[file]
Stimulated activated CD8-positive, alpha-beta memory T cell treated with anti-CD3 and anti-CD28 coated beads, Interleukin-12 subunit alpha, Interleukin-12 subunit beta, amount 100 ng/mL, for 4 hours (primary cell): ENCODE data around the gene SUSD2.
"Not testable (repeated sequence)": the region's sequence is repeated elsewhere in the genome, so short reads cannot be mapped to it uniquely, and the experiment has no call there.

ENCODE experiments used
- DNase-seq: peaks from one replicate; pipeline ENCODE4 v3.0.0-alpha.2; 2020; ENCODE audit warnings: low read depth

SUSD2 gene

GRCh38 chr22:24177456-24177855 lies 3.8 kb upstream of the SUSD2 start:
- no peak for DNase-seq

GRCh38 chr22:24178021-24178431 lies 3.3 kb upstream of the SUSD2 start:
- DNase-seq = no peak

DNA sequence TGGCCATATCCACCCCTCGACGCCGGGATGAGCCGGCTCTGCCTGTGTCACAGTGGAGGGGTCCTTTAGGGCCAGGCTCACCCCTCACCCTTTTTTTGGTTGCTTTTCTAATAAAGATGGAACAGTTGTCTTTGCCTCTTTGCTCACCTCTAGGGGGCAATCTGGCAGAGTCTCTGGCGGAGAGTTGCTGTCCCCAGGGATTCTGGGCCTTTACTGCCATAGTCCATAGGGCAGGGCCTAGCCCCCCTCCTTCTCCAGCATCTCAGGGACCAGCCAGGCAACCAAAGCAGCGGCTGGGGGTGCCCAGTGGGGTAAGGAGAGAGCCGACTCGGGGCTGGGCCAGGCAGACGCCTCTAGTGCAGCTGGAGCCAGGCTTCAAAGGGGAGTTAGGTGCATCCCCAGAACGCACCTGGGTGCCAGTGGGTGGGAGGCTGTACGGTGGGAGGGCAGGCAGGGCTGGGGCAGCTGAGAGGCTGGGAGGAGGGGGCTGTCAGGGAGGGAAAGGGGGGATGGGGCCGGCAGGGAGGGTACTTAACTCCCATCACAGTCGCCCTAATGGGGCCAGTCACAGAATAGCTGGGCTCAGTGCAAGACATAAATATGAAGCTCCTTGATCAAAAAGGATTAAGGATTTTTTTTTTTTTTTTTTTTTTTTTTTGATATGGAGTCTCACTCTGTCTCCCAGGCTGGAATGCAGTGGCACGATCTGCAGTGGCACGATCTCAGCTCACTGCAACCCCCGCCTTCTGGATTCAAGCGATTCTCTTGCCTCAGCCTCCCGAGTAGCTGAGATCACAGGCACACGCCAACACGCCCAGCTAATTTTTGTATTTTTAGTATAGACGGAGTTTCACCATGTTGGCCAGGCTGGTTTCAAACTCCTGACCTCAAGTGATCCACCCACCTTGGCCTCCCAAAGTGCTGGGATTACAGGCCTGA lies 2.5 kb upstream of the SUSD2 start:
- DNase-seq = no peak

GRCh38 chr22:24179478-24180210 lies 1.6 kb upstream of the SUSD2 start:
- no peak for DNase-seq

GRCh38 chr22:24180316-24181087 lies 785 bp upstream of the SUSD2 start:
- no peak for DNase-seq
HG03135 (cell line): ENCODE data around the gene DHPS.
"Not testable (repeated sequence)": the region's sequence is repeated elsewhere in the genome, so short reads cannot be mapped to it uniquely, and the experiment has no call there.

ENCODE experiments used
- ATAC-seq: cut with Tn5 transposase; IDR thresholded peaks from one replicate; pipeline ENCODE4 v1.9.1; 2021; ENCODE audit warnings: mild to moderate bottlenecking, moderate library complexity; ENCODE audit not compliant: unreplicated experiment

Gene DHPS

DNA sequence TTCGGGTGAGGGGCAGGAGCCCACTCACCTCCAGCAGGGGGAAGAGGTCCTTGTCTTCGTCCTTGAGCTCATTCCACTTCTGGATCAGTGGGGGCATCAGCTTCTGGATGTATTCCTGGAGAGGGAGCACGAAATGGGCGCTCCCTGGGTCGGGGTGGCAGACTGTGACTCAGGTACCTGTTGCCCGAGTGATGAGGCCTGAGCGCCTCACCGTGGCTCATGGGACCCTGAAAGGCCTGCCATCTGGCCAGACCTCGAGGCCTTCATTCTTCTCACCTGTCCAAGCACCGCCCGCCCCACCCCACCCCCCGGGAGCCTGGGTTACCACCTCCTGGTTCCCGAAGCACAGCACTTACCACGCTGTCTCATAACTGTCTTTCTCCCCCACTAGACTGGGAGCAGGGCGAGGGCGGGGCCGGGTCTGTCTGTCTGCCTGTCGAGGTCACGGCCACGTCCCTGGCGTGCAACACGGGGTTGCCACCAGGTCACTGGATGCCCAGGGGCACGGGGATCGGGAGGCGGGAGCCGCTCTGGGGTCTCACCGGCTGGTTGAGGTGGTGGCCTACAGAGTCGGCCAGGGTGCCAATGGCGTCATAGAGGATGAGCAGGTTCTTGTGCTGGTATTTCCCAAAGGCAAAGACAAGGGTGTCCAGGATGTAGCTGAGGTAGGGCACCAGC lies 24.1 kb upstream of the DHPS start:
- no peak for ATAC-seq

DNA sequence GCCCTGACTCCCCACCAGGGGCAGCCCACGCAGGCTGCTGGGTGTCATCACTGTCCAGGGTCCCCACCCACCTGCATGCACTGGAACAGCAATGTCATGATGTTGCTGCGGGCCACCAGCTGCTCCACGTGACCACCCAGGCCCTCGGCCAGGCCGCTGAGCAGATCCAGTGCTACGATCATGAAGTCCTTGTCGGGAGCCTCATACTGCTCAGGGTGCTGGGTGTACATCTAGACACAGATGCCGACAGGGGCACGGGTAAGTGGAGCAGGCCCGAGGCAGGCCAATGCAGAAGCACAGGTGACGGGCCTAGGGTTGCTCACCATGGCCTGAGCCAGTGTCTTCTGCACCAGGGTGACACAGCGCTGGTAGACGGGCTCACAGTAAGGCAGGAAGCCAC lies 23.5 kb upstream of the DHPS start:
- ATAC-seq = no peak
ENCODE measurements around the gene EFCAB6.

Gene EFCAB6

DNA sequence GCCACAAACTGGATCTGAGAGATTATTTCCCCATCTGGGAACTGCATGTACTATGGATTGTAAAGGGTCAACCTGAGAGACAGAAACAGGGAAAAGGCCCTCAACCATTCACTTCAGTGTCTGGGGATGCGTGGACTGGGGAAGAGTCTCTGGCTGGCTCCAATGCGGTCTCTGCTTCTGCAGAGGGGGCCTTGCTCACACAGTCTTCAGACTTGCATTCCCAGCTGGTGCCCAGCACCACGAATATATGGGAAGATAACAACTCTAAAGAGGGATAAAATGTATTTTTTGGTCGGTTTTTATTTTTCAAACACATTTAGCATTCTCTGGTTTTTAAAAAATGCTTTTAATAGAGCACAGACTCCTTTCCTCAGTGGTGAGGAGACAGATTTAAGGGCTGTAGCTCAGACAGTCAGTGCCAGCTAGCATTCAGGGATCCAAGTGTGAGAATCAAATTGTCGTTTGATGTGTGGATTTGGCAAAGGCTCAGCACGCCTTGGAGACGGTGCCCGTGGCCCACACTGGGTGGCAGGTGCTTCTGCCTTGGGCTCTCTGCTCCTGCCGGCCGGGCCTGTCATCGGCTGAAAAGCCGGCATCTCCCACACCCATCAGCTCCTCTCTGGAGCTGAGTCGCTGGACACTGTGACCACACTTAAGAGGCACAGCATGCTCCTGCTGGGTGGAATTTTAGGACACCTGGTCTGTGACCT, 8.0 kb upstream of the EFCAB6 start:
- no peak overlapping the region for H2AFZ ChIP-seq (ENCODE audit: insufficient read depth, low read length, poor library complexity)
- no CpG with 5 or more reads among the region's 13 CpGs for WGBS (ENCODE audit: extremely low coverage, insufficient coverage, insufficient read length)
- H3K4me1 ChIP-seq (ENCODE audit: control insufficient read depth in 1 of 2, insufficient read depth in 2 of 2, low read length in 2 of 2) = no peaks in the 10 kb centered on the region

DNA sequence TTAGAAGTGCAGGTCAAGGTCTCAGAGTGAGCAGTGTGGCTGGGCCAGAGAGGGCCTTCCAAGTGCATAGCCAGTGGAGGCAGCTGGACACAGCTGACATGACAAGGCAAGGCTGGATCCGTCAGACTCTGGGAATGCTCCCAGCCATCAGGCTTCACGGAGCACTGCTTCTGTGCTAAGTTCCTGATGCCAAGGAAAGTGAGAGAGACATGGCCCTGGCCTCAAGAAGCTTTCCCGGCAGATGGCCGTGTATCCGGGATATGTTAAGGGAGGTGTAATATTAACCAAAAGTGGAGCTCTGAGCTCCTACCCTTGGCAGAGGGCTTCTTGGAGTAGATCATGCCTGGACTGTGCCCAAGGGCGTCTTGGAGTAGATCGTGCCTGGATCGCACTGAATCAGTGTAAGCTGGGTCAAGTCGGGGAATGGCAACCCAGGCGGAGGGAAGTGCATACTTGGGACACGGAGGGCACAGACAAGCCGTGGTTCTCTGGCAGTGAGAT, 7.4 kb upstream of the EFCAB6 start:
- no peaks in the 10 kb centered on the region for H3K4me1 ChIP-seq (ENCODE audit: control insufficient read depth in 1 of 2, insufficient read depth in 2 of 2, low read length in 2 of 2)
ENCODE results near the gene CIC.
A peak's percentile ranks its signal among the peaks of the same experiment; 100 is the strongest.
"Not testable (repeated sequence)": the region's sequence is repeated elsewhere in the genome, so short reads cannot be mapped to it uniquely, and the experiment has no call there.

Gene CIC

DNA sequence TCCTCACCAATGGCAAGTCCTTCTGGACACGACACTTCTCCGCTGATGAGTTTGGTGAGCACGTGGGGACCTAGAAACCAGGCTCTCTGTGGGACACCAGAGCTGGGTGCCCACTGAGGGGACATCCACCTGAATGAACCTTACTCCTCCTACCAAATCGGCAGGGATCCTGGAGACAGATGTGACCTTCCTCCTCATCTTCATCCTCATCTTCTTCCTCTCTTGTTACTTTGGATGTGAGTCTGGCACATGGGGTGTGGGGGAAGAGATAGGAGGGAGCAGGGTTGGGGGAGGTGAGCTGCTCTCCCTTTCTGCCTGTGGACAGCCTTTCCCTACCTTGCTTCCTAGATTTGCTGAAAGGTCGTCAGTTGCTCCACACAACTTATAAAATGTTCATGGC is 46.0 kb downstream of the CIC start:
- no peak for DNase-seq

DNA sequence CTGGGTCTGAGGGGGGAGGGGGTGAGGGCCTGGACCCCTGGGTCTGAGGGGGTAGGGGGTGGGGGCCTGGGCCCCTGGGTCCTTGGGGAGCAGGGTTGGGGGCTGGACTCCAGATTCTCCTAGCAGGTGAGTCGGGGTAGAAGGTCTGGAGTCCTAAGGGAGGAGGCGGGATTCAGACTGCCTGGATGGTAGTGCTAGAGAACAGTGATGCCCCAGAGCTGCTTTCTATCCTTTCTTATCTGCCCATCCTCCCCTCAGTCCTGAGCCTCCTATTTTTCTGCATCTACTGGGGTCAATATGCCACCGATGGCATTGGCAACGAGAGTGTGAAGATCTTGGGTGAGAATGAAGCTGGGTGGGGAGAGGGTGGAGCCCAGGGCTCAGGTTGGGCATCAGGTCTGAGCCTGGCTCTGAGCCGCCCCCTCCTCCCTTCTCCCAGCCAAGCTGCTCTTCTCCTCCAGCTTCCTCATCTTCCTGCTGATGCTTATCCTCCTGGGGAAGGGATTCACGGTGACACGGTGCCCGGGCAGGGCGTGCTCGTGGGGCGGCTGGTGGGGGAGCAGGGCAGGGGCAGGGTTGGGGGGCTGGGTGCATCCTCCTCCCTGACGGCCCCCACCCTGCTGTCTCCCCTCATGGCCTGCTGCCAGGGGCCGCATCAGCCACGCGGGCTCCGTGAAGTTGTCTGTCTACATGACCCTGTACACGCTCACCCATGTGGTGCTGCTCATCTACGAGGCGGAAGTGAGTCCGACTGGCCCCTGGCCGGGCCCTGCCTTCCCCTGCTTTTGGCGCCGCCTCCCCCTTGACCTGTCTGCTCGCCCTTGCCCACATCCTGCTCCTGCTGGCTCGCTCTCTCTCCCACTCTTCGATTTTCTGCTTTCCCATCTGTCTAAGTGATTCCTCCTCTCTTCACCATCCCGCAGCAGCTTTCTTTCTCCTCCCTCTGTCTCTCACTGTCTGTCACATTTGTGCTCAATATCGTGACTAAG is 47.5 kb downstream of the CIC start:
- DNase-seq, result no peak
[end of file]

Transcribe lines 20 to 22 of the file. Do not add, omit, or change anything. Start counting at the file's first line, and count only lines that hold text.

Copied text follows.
Gene DHPS

DNA sequence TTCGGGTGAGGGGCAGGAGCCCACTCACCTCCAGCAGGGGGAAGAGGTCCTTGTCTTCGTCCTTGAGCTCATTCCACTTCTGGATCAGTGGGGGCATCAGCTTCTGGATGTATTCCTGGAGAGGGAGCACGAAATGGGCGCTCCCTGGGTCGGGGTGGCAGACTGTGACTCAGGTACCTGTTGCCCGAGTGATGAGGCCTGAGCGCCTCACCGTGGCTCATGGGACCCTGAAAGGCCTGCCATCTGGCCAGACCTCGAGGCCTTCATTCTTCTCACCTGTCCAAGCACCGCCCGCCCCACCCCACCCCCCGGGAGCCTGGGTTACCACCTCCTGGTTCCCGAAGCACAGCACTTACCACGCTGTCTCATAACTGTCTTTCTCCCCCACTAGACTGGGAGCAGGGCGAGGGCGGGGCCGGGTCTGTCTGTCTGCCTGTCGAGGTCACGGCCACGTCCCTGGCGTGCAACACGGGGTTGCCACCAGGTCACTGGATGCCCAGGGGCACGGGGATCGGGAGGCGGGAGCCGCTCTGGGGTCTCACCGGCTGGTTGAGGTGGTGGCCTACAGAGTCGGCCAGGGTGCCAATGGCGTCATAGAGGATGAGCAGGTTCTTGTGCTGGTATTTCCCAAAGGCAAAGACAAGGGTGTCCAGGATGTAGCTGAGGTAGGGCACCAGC lies 24.1 kb upstream of the DHPS start:
- no peak for ATAC-seq